2015 High School Fed Challenge: How to Create a Presentation

Teams must make two decisions when preparing their presentations for the High School Fed Challenge: (1) data and (2) format.


There is a wealth of economic data available from a wide variety of sources, and it is easy to get lost in a morass of detail. To keep you on track, the Fed Challenge provides some help and sets some requirements.

For Liberty Street teams, any solid analysis of the current state of the economy will include understanding the trends in certain key indicators. Traditionally, teams have included six basic data series in their presentation—civilian unemployment rate, headline inflation (CPI or PCE), core inflation (CPI or PCE), the federal funds rate, total nonfarm payrolls and real gross domestic product—however you may add to or exclude from the aforementioned set of indicators as you see fit.

These indicators are available on the charts page. (Teams are also encouraged to explore the interactive versions of the charts on economic indicators on FRED at the St. Louis Fed.)

Choose the indicators that you think are most relevant to the current economic situation and organize them to tell your story. To use the charts on the New York Fed website, you may simply copy the image and drop it into a Word or PowerPoint file. The chart image may be made larger by tugging on the corner; headlines and other explanatory text may be added to emphasize the points you want to make.

Teams may supplement the indicators provided by the New York Fed with additional data from other sources. It is the teams’ job to figure out which are the most important indicators and how to use them. Different indicators are important to understanding the economy and determining monetary policy at different points in time. Teams should be prepared to defend their choice of unusual data.


Although there is no prescribed format for a Fed Challenge presentation, teams generally present in one of three ways:

  • Research-Style Presentation: Team members put together their presentation in a logical way, beginning with an economic overview and ending with a monetary policy recommendation. Then they break the presentation apart, assigning a logical component to each participant and using visuals for the indicators most critical to their recommendation. For example, the first team member could open with a statement summarizing overall conditions, such as "Many economists have described our economy as being in a soft patch," and then follow with the team's forecast for the general economy and a discussion of current debates and FOMC policy options. A second team member might turn to an in-depth examination of current economic conditions and their implications for the near term. A third and fourth member could extend the examination, highlighting another two or three indicators in the process. Charts and other visual devices should be used for data relevant to the team's ultimate recommendation. The summary and the recommendation would then be presented by the team's fifth member. This presenter should probably address two or three policy options before focusing in on the course of action that's most consistent with the team's collective insights, and a suggested wording for the statement.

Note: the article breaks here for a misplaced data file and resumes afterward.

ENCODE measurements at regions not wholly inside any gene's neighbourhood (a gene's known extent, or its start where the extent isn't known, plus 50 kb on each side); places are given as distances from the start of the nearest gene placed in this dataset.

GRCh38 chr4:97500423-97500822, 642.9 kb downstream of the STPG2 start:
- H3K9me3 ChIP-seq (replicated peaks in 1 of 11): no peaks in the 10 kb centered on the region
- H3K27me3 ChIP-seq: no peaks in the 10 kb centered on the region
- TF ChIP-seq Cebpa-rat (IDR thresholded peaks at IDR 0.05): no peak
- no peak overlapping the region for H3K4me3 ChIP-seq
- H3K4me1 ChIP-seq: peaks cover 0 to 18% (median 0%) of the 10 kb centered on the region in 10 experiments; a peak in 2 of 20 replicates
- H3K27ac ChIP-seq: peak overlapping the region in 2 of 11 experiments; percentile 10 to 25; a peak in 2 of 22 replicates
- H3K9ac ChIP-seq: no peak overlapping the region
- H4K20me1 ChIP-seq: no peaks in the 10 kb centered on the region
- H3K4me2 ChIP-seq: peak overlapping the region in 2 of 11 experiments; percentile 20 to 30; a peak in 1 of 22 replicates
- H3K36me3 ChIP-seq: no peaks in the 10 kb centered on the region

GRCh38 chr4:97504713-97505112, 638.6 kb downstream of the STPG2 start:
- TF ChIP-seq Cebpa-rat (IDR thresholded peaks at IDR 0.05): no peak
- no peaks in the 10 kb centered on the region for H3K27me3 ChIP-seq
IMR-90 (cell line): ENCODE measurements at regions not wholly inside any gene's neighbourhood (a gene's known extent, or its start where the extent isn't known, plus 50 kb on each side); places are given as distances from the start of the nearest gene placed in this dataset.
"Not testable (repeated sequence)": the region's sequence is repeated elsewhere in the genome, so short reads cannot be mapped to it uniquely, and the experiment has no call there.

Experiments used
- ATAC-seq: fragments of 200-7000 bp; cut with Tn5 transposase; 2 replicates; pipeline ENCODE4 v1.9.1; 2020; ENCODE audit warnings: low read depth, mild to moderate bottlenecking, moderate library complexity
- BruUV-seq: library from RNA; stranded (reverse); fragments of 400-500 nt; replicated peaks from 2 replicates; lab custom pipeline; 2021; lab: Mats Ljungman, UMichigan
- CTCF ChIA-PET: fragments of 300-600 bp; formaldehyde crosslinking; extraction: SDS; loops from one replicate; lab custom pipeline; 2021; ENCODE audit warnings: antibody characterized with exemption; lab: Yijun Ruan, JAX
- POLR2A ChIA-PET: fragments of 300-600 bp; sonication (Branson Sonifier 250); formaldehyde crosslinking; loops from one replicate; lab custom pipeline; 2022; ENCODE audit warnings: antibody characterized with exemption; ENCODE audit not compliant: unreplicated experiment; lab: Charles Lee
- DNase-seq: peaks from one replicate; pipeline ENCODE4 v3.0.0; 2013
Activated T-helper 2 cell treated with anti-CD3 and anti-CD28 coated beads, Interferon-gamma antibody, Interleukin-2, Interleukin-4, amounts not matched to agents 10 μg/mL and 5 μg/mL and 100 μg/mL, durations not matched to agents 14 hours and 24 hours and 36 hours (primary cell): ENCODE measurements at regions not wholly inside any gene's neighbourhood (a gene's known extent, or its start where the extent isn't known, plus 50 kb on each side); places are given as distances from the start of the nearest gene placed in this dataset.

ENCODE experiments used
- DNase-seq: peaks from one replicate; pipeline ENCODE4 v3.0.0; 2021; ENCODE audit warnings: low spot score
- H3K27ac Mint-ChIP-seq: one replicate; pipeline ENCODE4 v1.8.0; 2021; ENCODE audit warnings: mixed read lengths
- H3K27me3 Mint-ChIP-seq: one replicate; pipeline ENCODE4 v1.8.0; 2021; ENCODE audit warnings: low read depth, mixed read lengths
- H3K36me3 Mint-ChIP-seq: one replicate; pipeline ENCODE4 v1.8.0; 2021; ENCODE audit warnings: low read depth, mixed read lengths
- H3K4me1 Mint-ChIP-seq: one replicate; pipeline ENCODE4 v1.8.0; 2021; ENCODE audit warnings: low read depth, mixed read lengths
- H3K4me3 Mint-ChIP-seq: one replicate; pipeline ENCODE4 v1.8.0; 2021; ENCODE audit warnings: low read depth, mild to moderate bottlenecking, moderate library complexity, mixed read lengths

• FOMC Role Play: With this approach, the five team members play the role of Reserve Bank presidents discussing economic and financial conditions, which often results in participants' putting forth different monetary policy prescriptions. For example, referring to a chart of an economic indicator, one "Bank president" might say, "Given the GDP increases in each one of the last four quarters, I think we should raise interest rates by 25 basis points.” A second president might counter: "No, interest rates should stay where they are. Despite the GDP data, this chart reveals that Nonfarm Payroll Employment has recently peaked and that fears that the economy will overheat are no longer relevant." The role play continues, with each recommendation supported by data of particular importance for that issue. Discussions end with a vote, as do real FOMC meetings, and an articulation of whatever consensus is reached in the form of an FOMC statement.
  • Television News Panel: This format has one team member acting as moderator and the other four serving as expert panelists. The moderator refers to the upcoming meeting of the FOMC and may set up the discussion by summarizing economic conditions. The moderator solicits the views of the panel who take turns, each focusing on a different set of variables and interpreting the implications for the forecast and policy, while showing charts or other visual devices that illustrate their points. Panelists can conclude their segments with a recommendation for short-term interest rates and make their own "statements" or have the moderator sum up the group's view in the form of a single statement.
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